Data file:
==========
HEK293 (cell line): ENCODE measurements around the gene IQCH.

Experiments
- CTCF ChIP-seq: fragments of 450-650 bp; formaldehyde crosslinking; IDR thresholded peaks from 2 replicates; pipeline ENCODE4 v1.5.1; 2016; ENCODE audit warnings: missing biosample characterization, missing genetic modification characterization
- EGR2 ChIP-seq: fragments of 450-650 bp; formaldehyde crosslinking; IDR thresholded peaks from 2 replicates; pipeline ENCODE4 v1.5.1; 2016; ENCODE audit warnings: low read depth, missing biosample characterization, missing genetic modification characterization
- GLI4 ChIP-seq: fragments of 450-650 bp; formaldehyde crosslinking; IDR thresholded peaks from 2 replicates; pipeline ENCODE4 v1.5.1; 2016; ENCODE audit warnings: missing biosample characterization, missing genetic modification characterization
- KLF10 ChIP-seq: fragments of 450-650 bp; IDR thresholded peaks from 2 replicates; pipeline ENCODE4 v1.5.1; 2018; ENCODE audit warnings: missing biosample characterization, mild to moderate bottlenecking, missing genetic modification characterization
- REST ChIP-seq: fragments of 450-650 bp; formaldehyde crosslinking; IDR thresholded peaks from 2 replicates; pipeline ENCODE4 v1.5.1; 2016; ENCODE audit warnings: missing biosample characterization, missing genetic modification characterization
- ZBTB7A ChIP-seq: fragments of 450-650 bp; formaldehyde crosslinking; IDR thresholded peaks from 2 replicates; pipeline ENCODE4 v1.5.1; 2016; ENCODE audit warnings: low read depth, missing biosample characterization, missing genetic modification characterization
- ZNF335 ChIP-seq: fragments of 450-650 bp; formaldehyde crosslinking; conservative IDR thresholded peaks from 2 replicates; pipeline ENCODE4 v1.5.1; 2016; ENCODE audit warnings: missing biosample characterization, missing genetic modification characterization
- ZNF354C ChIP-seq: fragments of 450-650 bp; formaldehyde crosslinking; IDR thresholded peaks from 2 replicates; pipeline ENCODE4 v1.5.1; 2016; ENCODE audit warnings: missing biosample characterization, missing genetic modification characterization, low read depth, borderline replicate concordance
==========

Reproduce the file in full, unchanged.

HEK293 (cell line): ENCODE measurements around the gene IQCH.

Experiments
- CTCF ChIP-seq: fragments of 450-650 bp; formaldehyde crosslinking; IDR thresholded peaks from 2 replicates; pipeline ENCODE4 v1.5.1; 2016; ENCODE audit warnings: missing biosample characterization, missing genetic modification characterization
- EGR2 ChIP-seq: fragments of 450-650 bp; formaldehyde crosslinking; IDR thresholded peaks from 2 replicates; pipeline ENCODE4 v1.5.1; 2016; ENCODE audit warnings: low read depth, missing biosample characterization, missing genetic modification characterization
- GLI4 ChIP-seq: fragments of 450-650 bp; formaldehyde crosslinking; IDR thresholded peaks from 2 replicates; pipeline ENCODE4 v1.5.1; 2016; ENCODE audit warnings: missing biosample characterization, missing genetic modification characterization
- KLF10 ChIP-seq: fragments of 450-650 bp; IDR thresholded peaks from 2 replicates; pipeline ENCODE4 v1.5.1; 2018; ENCODE audit warnings: missing biosample characterization, mild to moderate bottlenecking, missing genetic modification characterization
- REST ChIP-seq: fragments of 450-650 bp; formaldehyde crosslinking; IDR thresholded peaks from 2 replicates; pipeline ENCODE4 v1.5.1; 2016; ENCODE audit warnings: missing biosample characterization, missing genetic modification characterization
- ZBTB7A ChIP-seq: fragments of 450-650 bp; formaldehyde crosslinking; IDR thresholded peaks from 2 replicates; pipeline ENCODE4 v1.5.1; 2016; ENCODE audit warnings: low read depth, missing biosample characterization, missing genetic modification characterization
- ZNF335 ChIP-seq: fragments of 450-650 bp; formaldehyde crosslinking; conservative IDR thresholded peaks from 2 replicates; pipeline ENCODE4 v1.5.1; 2016; ENCODE audit warnings: missing biosample characterization, missing genetic modification characterization
- ZNF354C ChIP-seq: fragments of 450-650 bp; formaldehyde crosslinking; IDR thresholded peaks from 2 replicates; pipeline ENCODE4 v1.5.1; 2016; ENCODE audit warnings: missing biosample characterization, missing genetic modification characterization, low read depth, borderline replicate concordance